Schools’ Future Shaped by Decisions of Today
Julie Pritchard, Guest Columnist, Northfield News, April 20, 2015
With a $1.9 billion state budget surplus, there was great optimism statewide that our legislators would finally have the resources to invest in the future growth and prosperity of Minnesota by adequately funding K12 public education this session.
Despite this sizable surplus, the House, Senate and Governor’s current proposed spending on K-12 Education in the next biennium budget is of great concern to school districts statewide. The House is proposing $157 million, the Senate $350 million and the governor $695 million for preschool through 12th grade education. What is most alarming is that none of their proposals would address our school districts’ most immediate and critical needs.
School districts receive over 70 percent of their total revenue from the state in the form of the General Fund Basic Formula. This money is used to pay for teachers, transportation, classroom materials and other basic operating expenses and is calculated on a per-pupil basis.
Over the past two decades, the increases to this formula have not even kept pace with inflation. In fact, the General Fund Basic Formula per pupil amount would have to be increased by almost $2,400 per pupil to have the same purchasing power it had back in 1991-92. Over the past 10 years in Northfield, we have had to make up for the state’s lack of funding on the formula by passing two operating levies paid almost totally by our local property taxpayers. These levies were needed in order to just maintain the reduced staff and programs that were left after two rounds of budget cuts.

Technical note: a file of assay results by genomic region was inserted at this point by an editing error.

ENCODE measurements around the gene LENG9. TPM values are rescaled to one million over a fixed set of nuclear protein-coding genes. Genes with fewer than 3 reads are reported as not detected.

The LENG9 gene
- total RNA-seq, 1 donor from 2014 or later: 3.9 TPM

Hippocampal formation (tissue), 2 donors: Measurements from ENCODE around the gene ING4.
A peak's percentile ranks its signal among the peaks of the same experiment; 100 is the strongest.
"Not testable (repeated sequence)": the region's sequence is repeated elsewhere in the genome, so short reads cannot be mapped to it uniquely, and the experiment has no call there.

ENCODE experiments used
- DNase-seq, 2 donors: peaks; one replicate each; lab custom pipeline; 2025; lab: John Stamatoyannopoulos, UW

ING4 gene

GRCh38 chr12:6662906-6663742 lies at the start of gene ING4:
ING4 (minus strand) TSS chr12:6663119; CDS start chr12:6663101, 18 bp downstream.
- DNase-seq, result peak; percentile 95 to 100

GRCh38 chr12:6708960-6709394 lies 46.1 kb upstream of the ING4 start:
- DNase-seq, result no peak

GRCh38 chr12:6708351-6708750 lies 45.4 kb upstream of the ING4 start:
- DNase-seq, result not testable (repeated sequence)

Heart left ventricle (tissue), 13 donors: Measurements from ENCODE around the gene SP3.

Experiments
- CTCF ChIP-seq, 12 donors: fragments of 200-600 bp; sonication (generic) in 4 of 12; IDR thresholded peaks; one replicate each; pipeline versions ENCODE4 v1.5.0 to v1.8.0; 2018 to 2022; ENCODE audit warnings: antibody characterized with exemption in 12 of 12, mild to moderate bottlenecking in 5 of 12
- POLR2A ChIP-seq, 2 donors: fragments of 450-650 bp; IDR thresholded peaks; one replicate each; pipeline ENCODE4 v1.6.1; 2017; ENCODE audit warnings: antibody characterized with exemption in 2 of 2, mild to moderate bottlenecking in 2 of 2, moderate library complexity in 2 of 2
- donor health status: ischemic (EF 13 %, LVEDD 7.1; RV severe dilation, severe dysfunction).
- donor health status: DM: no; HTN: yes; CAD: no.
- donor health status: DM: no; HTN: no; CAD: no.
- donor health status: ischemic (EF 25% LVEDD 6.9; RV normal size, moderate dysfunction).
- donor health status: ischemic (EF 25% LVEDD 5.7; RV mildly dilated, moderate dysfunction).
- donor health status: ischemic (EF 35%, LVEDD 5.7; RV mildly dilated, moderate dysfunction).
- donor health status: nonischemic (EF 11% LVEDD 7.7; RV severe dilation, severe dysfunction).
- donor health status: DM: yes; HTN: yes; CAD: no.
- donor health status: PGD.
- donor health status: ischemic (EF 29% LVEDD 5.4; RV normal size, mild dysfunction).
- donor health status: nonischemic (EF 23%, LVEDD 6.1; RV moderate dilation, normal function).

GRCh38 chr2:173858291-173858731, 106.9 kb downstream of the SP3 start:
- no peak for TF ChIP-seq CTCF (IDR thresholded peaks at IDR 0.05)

To meet the most basic needs of Minnesota’s public schools, the legislature must provide a 3 percent increase on the General Fund Basic Formula in each year of the biennium budget. Currently the House, Senate and Governor’s proposals call for a 1 percent increase or less. These proposed increases are significantly below the current rate of inflation and will result in the Northfield Schools and districts all across the state being forced to make harsh budget cuts beginning in the 2016-17 school year. For Northfield, this would mean budget reductions of $1.3 million in 2016-17 and $4.1 million in 2017-18. These cuts will significantly impact current program offerings and class sizes across the district.
The future of Northfield Schools will be shaped by the decisions made by our lawmakers in the next five weeks. As a community that cares deeply about our schools, I urge you to contact our legislators and ask them to provide at least a 3 percent increase on the General Fund Basic Formula each year. With a significant State budget surplus, this is an opportunity to re-invest in the future of our state and provide the quality education every Minnesota child deserves.
As concerned constituents we can be a powerful voice.
Julie Pritchard is the chair of the Northfield School Board.